Jaak stepped between his sister and the Peikwa woman.
“What is it?”
“It’s stinky,” she replied. “do you want our help or not?”
“How do I know you’re not just saucing her up to eat her or something.”
The Hauntress looked offended by the suggestion.
“We are Peikwa little warrior. We don’t eat children.”
Jaak shot his eyes at Quwee accusingly. The woman followed his gaze with her own eyes and snorted as she gave the man a reproaching look for having put the child ill at ease. She moved into Jaak’s line of vision to get him to focus on her again.
“He was joking. Do want me to revive her or not? I won’t ask again.”
Jaak hesitated for a moment, but stepped aside and watched the woman closely as she uncorked the canister and moved it under Jaan’s nose. Jaan sputtered out her breath in coughs and tried to move away from the smell.
“Ugh! What’s going on?” she sneezed irritably.
“Are you sure there’s no way we can save the planet, Kari?” Jonah Papier rested his head in the crook of his arm and leaned on the wall beside the sealed door to his children’s room. First his children fall into another dimension, then the world is about to end because the Otherplaces have decided to get up close and personal with Earth’s dimensional coordinates. He was afraid to ask if things could get any worse.
“We would need generations to build the science, and another to fabricate it.” She shook her head grimly. “That’s the fast-track estimation.”
Kari pointed into their children’s room. “The only way I can see any hope of our survival is on the other side of that breach in there. And even that is no guarantee. For all we know, that Otherplace may be in just as much danger because it’s connected to Earth now. Just as we can’t open those holes, we can’t close them either. All we could do was put a containment perimeter in place to keep things from passing between here and there until the connecting points no longer create a corridor where they meet.”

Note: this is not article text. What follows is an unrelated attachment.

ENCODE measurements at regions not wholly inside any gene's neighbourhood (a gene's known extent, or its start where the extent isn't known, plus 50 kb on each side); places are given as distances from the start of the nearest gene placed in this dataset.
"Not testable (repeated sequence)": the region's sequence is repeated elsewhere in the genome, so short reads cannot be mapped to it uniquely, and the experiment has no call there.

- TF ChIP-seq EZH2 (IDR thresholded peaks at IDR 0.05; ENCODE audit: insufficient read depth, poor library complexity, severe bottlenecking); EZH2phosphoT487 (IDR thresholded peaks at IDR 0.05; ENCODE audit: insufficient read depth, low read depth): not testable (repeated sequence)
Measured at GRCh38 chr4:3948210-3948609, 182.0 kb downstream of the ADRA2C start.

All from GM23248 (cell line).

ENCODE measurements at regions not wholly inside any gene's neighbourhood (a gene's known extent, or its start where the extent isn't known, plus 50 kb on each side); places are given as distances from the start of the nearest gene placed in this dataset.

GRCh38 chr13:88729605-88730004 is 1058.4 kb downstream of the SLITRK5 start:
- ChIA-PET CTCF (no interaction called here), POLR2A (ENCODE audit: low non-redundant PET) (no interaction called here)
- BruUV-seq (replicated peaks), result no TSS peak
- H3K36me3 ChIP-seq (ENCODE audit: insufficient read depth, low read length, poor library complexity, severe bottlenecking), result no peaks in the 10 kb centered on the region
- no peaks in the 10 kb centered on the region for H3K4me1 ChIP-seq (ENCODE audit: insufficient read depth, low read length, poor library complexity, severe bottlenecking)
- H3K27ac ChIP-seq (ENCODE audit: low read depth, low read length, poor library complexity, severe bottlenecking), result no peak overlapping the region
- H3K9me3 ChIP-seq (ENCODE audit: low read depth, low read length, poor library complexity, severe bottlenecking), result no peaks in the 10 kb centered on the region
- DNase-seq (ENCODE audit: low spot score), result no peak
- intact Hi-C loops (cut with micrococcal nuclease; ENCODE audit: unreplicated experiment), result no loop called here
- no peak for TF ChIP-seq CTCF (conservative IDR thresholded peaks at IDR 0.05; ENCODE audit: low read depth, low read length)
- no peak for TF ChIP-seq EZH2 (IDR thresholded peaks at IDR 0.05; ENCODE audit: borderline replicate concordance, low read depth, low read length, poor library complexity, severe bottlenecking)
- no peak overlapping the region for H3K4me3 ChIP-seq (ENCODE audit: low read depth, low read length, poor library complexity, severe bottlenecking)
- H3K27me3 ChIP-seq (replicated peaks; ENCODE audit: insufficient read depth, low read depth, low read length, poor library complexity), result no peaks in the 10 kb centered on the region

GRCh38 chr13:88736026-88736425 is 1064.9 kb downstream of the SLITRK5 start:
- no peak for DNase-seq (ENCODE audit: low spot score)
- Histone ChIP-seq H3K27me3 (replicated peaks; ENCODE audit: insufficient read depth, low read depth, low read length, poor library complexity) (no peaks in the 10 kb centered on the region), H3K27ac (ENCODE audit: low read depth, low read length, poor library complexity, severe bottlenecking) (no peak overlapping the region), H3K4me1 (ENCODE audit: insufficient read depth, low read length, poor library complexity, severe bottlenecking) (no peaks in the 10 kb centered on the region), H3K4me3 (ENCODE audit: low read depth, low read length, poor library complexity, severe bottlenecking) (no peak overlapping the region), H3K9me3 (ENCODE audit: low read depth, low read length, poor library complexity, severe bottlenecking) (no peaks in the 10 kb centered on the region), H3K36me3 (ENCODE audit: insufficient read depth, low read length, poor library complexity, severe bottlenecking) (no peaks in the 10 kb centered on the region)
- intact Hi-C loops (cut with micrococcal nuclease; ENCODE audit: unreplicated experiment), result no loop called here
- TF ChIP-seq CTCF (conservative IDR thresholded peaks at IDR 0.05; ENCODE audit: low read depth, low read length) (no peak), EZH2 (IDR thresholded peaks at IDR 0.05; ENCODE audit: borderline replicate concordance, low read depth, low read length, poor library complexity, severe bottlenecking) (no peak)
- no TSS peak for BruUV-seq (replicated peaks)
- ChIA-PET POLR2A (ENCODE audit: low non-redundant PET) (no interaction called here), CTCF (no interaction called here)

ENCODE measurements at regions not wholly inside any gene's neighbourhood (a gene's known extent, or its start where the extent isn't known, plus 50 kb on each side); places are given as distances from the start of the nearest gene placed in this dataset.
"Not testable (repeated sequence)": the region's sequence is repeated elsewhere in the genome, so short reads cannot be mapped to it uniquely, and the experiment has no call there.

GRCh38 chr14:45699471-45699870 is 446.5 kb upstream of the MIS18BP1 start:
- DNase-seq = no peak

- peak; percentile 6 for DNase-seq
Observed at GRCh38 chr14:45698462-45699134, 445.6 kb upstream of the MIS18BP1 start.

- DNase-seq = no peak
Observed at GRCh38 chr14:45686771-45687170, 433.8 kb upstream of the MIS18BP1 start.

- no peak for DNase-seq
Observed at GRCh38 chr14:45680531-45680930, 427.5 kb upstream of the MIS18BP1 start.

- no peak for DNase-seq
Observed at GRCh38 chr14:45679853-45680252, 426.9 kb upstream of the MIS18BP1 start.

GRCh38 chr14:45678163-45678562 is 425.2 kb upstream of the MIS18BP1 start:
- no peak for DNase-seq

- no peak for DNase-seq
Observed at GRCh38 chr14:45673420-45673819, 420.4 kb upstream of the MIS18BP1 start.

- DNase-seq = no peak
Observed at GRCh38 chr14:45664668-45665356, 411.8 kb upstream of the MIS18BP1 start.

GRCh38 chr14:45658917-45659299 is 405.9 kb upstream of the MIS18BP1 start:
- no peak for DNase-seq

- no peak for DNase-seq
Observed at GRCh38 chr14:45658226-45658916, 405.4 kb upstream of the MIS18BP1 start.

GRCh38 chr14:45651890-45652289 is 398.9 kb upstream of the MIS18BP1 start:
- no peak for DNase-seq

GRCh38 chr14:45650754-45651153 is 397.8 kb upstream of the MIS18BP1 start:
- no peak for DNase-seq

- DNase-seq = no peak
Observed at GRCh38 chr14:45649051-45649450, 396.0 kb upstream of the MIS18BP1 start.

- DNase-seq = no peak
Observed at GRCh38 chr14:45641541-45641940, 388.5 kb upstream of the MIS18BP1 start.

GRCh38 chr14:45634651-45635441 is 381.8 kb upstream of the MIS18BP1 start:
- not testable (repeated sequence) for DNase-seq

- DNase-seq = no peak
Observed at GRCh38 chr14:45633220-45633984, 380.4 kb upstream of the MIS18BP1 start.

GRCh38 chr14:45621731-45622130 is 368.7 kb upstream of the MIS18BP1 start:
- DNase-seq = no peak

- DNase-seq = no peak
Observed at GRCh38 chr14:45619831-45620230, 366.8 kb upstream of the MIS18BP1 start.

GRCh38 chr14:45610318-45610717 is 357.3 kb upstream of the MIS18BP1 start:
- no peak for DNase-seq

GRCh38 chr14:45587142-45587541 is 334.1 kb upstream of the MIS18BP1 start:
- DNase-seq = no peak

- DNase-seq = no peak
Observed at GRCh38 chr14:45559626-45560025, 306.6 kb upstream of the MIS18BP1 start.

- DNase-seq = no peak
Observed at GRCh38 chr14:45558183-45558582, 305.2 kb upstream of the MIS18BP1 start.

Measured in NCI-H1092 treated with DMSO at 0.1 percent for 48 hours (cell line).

Jonah rubbed the back of his neck to relieve the tension of his anxiety. “A Gateway would provide a stable portal, right? It would stop the pressure against the Ley-levy like a pressure valve by equalizing the immediate area?”
“Or, it creates a buffer zone were both competing properties are eliminated – like matter and anti-matter without the explosion. But where would the energy go?”
“Into the portal to keep it running? A perpetual closed system that keeps the two dimensions separate?”
“We know the technology already existed on Gateway, Jon. But is there a way to bring that stuff here? Do we have that kind of time even if we could?”
“Perhaps I could be of some assistance?”
Both Papiers were startled by the sudden company in their midst. There was no way anyone could get into their mansion without their knowing, the place was too technologically secure for that at all times. Whoever this person was, he was able to not only get past the security measures and warnings, but he also slipped past their own personal detection training. Not even a Cranston Clan ninja could do that, and they had mastered the art of sensory invisibility. The casually dressed, middle-aged man stood next to then with an annoying calm that had a hint of smugness.
“Who the hell are you?” Jonah stepped to partially shield his wife from any hostile action initiated by the intruder.
“How the hell did you get in here?” Kari demanded as she stepped into full view, ready to pounce on the man at the slightest sign of threat. She looked for any other intruders down the hall and down the stairs.
“I come and go as I please, after all,” the man said with a hint of amusement, “This is my house.”
He produced an ornate metallic key with the flourish of a stage magician so that it seemed to appear from nowhere. It looked identical to their own override keys. Keys only the Papier family were in possession of and they were all accounted for, except for the one belonging to Jonah’s twice-great grandfather.
“Paul Papier, at your service,” he said with a Victorian waist bow. “Shall we save the world together?”
To be continued…